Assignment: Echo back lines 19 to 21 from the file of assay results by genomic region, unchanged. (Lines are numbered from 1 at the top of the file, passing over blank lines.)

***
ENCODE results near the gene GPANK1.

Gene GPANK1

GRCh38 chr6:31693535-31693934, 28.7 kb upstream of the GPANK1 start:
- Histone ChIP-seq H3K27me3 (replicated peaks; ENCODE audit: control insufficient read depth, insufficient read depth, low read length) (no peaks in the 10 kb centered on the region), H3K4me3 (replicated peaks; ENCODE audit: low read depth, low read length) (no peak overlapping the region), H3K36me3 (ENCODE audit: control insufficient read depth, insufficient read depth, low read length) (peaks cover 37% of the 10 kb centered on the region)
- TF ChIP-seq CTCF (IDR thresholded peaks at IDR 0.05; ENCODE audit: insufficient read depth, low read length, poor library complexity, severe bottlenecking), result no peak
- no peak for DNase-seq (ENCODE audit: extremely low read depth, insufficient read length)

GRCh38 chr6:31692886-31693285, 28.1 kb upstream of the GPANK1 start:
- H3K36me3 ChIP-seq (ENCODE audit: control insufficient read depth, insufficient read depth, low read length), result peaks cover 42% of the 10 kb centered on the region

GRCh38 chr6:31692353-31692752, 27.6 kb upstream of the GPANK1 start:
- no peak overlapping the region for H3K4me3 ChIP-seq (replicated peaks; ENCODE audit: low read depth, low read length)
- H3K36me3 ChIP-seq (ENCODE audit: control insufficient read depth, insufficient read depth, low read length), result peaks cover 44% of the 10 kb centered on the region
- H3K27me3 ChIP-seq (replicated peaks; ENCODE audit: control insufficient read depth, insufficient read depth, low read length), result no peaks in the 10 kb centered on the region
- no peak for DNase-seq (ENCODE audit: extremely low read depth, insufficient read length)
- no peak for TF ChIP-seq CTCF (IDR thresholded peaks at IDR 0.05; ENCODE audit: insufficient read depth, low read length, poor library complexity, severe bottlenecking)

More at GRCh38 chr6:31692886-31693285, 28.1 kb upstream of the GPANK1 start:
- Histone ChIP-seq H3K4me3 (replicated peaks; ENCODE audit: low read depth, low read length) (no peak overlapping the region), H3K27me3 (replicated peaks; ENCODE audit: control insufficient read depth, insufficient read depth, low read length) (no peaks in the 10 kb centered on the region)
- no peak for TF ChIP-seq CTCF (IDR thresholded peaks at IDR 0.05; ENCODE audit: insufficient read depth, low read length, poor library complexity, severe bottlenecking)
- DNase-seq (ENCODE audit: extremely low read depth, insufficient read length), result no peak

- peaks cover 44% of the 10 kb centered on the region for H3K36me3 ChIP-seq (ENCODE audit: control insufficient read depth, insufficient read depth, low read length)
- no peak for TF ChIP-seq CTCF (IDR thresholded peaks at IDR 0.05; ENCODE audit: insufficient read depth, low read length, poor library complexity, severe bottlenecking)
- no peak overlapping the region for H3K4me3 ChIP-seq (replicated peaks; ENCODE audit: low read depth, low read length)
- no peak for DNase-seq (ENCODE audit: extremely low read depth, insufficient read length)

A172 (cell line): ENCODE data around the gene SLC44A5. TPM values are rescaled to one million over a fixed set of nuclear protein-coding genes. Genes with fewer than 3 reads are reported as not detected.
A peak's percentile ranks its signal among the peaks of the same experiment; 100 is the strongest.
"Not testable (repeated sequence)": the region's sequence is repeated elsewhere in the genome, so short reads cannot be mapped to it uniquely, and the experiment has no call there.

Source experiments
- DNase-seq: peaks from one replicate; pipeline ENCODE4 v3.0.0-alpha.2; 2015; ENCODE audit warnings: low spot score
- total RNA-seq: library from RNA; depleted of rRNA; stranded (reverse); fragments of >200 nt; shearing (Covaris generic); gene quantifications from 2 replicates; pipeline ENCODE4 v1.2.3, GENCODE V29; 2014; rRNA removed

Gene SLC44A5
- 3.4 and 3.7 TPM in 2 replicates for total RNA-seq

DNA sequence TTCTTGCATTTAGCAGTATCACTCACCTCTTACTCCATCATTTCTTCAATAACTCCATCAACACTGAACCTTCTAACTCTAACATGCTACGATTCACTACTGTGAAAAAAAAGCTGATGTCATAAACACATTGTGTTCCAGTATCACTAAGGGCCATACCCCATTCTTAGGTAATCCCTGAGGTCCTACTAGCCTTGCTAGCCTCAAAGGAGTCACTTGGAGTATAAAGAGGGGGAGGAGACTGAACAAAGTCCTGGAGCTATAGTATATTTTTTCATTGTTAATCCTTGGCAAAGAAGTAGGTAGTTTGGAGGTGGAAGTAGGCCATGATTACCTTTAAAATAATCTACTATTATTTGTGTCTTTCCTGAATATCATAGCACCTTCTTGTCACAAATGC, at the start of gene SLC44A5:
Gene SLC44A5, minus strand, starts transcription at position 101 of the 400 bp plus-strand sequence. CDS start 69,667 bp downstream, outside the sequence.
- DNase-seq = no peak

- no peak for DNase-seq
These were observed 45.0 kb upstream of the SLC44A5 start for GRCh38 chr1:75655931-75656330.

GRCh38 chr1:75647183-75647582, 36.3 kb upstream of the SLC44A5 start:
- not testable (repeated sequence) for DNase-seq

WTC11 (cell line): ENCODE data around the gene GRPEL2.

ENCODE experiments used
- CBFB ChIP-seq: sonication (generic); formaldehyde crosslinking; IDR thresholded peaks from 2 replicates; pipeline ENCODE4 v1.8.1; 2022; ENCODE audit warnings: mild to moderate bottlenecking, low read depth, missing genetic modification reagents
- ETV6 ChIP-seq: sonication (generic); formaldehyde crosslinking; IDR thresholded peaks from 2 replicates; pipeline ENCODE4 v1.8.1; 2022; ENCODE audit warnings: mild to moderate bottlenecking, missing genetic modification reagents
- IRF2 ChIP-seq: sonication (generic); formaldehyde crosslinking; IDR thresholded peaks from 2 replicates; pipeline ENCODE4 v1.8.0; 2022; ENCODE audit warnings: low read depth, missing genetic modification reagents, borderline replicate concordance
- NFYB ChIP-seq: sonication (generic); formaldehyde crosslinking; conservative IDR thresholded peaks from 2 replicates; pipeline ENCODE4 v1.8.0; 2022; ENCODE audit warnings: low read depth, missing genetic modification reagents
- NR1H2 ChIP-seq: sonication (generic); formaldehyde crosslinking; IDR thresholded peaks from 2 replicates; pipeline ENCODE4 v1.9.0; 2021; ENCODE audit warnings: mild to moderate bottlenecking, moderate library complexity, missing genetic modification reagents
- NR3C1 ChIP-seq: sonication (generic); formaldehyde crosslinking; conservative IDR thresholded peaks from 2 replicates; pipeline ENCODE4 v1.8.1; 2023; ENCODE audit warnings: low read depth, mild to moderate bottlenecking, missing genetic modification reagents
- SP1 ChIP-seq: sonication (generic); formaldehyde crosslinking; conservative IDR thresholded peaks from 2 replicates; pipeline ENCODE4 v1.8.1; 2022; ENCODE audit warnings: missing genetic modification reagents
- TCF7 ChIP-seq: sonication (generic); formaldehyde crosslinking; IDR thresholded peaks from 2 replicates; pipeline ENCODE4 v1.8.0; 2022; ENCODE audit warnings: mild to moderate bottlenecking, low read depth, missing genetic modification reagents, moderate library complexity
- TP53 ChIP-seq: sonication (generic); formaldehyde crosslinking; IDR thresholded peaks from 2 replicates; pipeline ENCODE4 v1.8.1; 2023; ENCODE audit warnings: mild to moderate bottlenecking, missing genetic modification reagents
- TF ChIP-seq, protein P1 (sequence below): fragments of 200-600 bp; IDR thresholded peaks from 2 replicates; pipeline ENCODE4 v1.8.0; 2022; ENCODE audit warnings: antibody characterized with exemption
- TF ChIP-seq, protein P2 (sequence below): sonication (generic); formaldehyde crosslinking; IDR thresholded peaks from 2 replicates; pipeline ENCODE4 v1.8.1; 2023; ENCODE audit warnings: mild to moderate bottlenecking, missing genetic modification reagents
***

- peaks cover 44% of the 10 kb centered on the region for H3K36me3 ChIP-seq (ENCODE audit: control insufficient read depth, insufficient read depth, low read length)
- no peak for TF ChIP-seq CTCF (IDR thresholded peaks at IDR 0.05; ENCODE audit: insufficient read depth, low read length, poor library complexity, severe bottlenecking)
- no peak overlapping the region for H3K4me3 ChIP-seq (replicated peaks; ENCODE audit: low read depth, low read length)